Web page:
One of Scotland’s leading arts philanthropists has warned that turning Edinburgh’s old Royal High School into a luxury hotel is a “red line” that should not be crossed for commercial interests.
Carol Grigor, who has pledged to bankroll the creation of a new concert hall and music school in the Calton Hill landmark, has warned a looming decision on the proposed Rosewood hotel would “speak volumes” on how much value Edinburgh placed on culture, heritage and education.
In an open letter to Frank Ross, the city’s Lord Provost, Ms Grigor, who is one of the main financial backers of the Edinburgh International Festival, said a “wrong step” to back the controversial hotel would “threaten” the city’s world heritage status.
The letter, which has been made public ahead of a planning hearing later this month, says: “Does a hotel for elite travellers conjure up the same sense of pride or aspiration as a school for musical young people whose only benchmark for admission is sheer talent and potential?”
Ms Grigor, a former concert pianist, has pledged to fund the proposed relocation of St Mary’s Music School to the 19th century building through her Dunard Fund.
The open letter is also signed by William Gray Muir, chair of the Royal High School Preservation Trust, which Ms Grigor help set up in 2015, and music school chair William Moyes.
Councillors backed the trust’s plans for the building last year, but they cannot proceed as the local authority previously had a lease agreement with the hotel developers.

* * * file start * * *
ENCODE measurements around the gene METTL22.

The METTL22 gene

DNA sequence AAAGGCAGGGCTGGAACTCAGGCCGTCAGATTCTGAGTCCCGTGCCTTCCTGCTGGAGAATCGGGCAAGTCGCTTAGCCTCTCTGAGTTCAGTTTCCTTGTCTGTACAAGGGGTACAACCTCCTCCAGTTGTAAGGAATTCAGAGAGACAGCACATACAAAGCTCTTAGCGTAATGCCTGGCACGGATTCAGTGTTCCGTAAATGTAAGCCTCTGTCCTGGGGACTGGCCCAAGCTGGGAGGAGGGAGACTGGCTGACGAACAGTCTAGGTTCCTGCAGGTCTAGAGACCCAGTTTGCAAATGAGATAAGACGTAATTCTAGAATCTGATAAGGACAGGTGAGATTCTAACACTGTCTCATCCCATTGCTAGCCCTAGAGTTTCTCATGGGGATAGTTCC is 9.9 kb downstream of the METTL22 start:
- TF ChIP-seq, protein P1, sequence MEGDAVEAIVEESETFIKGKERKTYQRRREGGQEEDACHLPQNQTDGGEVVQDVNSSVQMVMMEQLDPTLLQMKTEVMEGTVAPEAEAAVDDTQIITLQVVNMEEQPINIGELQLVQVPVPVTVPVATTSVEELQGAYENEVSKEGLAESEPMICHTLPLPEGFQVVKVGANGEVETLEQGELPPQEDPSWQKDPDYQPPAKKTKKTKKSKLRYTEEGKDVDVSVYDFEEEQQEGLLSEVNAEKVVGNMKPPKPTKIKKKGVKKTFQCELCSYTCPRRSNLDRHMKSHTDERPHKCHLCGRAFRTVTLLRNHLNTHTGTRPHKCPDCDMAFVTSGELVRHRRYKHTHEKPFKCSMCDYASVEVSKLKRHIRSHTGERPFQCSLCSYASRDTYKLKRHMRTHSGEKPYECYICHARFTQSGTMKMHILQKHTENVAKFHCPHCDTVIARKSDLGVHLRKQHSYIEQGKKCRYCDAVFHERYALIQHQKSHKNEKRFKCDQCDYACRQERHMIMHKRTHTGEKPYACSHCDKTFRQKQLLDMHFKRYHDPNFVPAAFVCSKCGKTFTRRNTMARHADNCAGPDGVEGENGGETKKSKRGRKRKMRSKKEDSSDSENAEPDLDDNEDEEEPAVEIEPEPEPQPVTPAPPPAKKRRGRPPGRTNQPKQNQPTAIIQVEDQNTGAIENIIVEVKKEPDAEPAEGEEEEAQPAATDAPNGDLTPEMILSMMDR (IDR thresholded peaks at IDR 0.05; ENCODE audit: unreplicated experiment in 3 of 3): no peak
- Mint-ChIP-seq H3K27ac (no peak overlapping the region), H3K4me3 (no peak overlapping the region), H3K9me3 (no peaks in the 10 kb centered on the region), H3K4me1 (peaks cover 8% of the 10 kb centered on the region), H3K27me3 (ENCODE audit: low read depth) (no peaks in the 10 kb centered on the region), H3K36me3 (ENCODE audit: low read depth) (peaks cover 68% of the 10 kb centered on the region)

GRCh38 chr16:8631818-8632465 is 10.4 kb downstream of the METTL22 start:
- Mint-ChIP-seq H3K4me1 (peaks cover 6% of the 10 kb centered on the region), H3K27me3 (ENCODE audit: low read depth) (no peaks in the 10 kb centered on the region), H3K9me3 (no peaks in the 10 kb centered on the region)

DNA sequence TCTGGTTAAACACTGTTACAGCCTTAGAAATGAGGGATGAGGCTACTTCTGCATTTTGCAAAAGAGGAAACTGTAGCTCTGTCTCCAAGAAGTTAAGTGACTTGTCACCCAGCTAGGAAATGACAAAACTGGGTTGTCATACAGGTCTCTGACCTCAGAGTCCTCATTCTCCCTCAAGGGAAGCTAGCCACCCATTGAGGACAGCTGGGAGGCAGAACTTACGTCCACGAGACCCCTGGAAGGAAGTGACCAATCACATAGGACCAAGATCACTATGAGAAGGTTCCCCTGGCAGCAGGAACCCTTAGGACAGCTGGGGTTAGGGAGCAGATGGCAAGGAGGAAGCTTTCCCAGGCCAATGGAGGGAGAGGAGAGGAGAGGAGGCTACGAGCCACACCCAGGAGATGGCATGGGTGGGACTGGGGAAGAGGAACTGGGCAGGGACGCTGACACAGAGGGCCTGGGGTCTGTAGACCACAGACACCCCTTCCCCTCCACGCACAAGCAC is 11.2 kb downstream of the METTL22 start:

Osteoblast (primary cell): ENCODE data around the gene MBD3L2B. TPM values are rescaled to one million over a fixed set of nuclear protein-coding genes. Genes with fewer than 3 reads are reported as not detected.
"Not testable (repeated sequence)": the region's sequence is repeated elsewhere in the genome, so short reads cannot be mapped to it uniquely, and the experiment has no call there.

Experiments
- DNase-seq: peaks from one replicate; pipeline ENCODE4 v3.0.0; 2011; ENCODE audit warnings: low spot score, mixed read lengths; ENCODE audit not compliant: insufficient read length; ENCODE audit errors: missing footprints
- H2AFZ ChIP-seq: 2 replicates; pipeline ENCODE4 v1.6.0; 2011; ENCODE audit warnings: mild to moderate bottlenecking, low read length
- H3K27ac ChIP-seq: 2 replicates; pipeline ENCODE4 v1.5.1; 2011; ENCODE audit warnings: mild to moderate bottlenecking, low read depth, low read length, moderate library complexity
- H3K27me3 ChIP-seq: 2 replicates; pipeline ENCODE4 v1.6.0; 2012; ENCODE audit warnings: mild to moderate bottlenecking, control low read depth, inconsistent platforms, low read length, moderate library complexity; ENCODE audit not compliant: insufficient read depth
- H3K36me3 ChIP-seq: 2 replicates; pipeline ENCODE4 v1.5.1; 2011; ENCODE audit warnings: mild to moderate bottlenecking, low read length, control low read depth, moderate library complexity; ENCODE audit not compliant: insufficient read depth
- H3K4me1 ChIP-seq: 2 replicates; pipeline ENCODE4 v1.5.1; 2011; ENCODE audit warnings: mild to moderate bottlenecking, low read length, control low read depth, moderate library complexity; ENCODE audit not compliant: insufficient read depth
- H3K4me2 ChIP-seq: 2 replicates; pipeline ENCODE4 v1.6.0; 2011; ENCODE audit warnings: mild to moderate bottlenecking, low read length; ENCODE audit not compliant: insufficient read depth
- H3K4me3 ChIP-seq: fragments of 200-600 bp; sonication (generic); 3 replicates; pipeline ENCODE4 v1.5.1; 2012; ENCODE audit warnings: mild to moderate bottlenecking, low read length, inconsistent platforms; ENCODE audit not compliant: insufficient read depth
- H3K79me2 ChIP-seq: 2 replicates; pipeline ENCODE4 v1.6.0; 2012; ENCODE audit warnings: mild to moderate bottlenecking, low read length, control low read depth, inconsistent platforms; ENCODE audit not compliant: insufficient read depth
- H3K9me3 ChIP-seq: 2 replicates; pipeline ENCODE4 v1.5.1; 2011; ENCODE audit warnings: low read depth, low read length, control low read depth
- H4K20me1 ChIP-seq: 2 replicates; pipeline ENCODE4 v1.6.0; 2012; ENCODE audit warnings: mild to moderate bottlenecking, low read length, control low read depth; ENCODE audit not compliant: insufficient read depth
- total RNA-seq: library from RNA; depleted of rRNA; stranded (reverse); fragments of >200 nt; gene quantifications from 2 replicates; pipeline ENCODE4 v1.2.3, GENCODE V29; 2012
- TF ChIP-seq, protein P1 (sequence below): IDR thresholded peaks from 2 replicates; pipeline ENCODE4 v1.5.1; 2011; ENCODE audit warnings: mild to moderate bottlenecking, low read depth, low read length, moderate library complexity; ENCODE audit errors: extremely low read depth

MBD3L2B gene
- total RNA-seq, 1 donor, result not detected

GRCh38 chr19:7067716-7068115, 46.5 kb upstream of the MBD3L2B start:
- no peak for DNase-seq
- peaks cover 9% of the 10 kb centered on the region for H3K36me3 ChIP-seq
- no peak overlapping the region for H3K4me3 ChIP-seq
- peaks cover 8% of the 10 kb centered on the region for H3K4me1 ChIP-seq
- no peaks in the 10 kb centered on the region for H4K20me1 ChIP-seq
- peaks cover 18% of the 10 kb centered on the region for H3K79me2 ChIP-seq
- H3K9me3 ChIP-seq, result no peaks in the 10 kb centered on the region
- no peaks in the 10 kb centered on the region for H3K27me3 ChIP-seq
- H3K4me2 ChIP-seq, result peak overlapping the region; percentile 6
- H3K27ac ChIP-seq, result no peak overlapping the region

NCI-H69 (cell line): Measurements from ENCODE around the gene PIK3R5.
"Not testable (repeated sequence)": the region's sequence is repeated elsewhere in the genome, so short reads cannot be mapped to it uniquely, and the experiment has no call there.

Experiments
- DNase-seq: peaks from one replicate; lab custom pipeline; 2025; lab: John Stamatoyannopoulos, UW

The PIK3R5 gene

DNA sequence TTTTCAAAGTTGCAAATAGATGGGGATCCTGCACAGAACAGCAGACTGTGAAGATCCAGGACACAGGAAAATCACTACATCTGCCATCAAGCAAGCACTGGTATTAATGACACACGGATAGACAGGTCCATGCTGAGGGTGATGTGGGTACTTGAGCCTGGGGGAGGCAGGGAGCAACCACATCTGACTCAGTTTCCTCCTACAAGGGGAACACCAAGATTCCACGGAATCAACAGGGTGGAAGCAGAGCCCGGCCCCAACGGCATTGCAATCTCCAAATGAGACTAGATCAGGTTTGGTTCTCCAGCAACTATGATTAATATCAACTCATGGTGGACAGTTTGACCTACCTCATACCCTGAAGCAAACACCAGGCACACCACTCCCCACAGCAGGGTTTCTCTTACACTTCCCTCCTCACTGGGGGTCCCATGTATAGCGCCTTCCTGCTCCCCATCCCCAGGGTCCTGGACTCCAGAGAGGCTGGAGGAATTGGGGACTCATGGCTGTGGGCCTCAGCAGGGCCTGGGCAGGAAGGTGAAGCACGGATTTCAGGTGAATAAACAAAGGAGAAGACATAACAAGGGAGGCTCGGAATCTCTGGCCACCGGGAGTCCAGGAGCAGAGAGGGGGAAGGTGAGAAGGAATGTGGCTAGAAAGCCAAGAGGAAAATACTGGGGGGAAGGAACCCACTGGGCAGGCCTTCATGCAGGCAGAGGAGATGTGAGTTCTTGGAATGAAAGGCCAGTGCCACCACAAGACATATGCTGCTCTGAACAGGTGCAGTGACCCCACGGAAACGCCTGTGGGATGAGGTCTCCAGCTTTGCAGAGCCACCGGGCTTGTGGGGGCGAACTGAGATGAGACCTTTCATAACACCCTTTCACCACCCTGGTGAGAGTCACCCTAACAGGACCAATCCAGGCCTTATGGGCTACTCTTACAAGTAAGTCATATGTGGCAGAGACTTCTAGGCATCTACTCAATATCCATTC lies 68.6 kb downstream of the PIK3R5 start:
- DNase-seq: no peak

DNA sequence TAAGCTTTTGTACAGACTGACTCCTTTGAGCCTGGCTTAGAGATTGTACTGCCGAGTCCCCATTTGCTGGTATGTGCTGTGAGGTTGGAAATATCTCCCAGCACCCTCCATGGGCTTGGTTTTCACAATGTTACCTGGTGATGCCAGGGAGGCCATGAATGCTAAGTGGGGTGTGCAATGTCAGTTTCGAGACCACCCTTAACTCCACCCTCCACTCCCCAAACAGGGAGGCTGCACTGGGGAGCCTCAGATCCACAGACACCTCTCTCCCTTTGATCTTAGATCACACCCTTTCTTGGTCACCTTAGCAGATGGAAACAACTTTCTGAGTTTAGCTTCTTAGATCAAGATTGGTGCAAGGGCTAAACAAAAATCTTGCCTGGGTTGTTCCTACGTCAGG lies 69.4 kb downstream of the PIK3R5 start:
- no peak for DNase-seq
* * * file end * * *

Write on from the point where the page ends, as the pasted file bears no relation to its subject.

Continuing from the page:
The letter states: “On August 31, the City of Edinburgh Council will decide the fate of one of Scotland’s most important buildings, when councillors determine the application to turn the old Royal High into a 127 room hotel, once and for all. This decision is monumental and goes far beyond the redevelopment of a single listed building.
“It will speak volumes about the value we place on our heritage, on our culture and on education. Indeed, it is viewed as such a significant decision internationally that a wrong step threatens the city’s hard won UNESCO status. This is a red line we should not cross for the sake of narrow commercial interests. Not when there is a better option.
“The Royal High School Preservation Trust, St Mary’s Music School and the Dunard Fund have come together to propose an almost universally admired alternative to the hotel.
"As developer, tenant and funding partner, we have the vision and the resources to create a centre of excellence at the Old Royal High that will significantly broaden and enhance access to music and musical education for all, as well as making this exceptional building a true public asset.
“Moving St Mary’s Music School to the Old Royal High represents a once in a generation opportunity to deliver a future for one of this city’s greatest architectural masterpieces in a manner which enhances Edinburgh’s heritage, culture and reputation for educational excellence.”
David Orr, chairman of Urbanist Hotels, one of the developers behind the proposed Rosewood project, said: "We have worked hard to create a proposal which reflects the building’s category A listed status and respects its location, combining the highest standards of design whilst restoring and protecting for generations the unique features throughout the building, not removing heritage fabric.
“The conservation of the Hamilton building is at the heart of our proposals, both by protecting it and making almost all of it publicly accessible for the first time.
“We understand and appreciate the importance of this building for Edinburgh and Scotland. During the process we have taken time to engage with heritage experts and stakeholders to ensure that our plans maintain the historic centrepiece of Thomas Hamilton’s original building and respect the setting by understanding it.
“I believe that when we present to councillors next week they will recognise that this is the best project to bring almost the entirety of Hamilton’s iconic Royal High School building into publicly accessible use.”